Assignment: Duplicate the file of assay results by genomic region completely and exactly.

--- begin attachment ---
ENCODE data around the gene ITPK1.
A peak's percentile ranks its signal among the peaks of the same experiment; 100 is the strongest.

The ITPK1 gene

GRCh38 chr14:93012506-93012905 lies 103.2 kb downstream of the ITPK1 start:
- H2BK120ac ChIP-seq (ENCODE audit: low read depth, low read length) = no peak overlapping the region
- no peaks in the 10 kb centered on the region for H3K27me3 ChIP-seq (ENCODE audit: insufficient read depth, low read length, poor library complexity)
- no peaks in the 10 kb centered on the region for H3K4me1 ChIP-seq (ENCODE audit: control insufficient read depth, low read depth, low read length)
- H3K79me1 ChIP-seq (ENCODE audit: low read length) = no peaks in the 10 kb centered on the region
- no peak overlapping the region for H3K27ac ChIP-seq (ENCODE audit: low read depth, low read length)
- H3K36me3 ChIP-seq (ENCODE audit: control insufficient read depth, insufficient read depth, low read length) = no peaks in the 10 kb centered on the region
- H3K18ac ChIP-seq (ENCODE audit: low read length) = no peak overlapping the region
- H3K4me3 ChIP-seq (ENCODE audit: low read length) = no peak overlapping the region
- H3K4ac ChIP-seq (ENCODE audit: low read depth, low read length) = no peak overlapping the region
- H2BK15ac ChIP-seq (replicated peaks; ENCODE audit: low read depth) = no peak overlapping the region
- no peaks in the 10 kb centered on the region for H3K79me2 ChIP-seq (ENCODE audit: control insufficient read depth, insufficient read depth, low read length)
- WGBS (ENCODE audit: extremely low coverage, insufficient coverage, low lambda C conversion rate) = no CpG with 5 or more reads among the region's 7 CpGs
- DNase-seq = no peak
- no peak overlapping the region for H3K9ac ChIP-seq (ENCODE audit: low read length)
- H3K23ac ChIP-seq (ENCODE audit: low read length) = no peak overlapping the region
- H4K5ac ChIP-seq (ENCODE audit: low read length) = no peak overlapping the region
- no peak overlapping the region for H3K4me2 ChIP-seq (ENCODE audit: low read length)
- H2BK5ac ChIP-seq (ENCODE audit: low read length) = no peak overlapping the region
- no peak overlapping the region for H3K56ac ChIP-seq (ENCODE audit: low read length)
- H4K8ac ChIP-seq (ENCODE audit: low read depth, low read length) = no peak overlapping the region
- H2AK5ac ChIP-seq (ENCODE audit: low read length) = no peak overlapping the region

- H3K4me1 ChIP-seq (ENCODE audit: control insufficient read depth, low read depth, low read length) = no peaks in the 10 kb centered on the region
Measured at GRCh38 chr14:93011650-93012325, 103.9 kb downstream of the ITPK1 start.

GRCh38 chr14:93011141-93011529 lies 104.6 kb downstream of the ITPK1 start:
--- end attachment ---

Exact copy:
ENCODE data around the gene ITPK1.
A peak's percentile ranks its signal among the peaks of the same experiment; 100 is the strongest.

The ITPK1 gene

GRCh38 chr14:93012506-93012905 lies 103.2 kb downstream of the ITPK1 start:
- H2BK120ac ChIP-seq (ENCODE audit: low read depth, low read length) = no peak overlapping the region
- no peaks in the 10 kb centered on the region for H3K27me3 ChIP-seq (ENCODE audit: insufficient read depth, low read length, poor library complexity)
- no peaks in the 10 kb centered on the region for H3K4me1 ChIP-seq (ENCODE audit: control insufficient read depth, low read depth, low read length)
- H3K79me1 ChIP-seq (ENCODE audit: low read length) = no peaks in the 10 kb centered on the region
- no peak overlapping the region for H3K27ac ChIP-seq (ENCODE audit: low read depth, low read length)
- H3K36me3 ChIP-seq (ENCODE audit: control insufficient read depth, insufficient read depth, low read length) = no peaks in the 10 kb centered on the region
- H3K18ac ChIP-seq (ENCODE audit: low read length) = no peak overlapping the region
- H3K4me3 ChIP-seq (ENCODE audit: low read length) = no peak overlapping the region
- H3K4ac ChIP-seq (ENCODE audit: low read depth, low read length) = no peak overlapping the region
- H2BK15ac ChIP-seq (replicated peaks; ENCODE audit: low read depth) = no peak overlapping the region
- no peaks in the 10 kb centered on the region for H3K79me2 ChIP-seq (ENCODE audit: control insufficient read depth, insufficient read depth, low read length)
- WGBS (ENCODE audit: extremely low coverage, insufficient coverage, low lambda C conversion rate) = no CpG with 5 or more reads among the region's 7 CpGs
- DNase-seq = no peak
- no peak overlapping the region for H3K9ac ChIP-seq (ENCODE audit: low read length)
- H3K23ac ChIP-seq (ENCODE audit: low read length) = no peak overlapping the region
- H4K5ac ChIP-seq (ENCODE audit: low read length) = no peak overlapping the region
- no peak overlapping the region for H3K4me2 ChIP-seq (ENCODE audit: low read length)
- H2BK5ac ChIP-seq (ENCODE audit: low read length) = no peak overlapping the region
- no peak overlapping the region for H3K56ac ChIP-seq (ENCODE audit: low read length)
- H4K8ac ChIP-seq (ENCODE audit: low read depth, low read length) = no peak overlapping the region
- H2AK5ac ChIP-seq (ENCODE audit: low read length) = no peak overlapping the region

- H3K4me1 ChIP-seq (ENCODE audit: control insufficient read depth, low read depth, low read length) = no peaks in the 10 kb centered on the region
Measured at GRCh38 chr14:93011650-93012325, 103.9 kb downstream of the ITPK1 start.

GRCh38 chr14:93011141-93011529 lies 104.6 kb downstream of the ITPK1 start: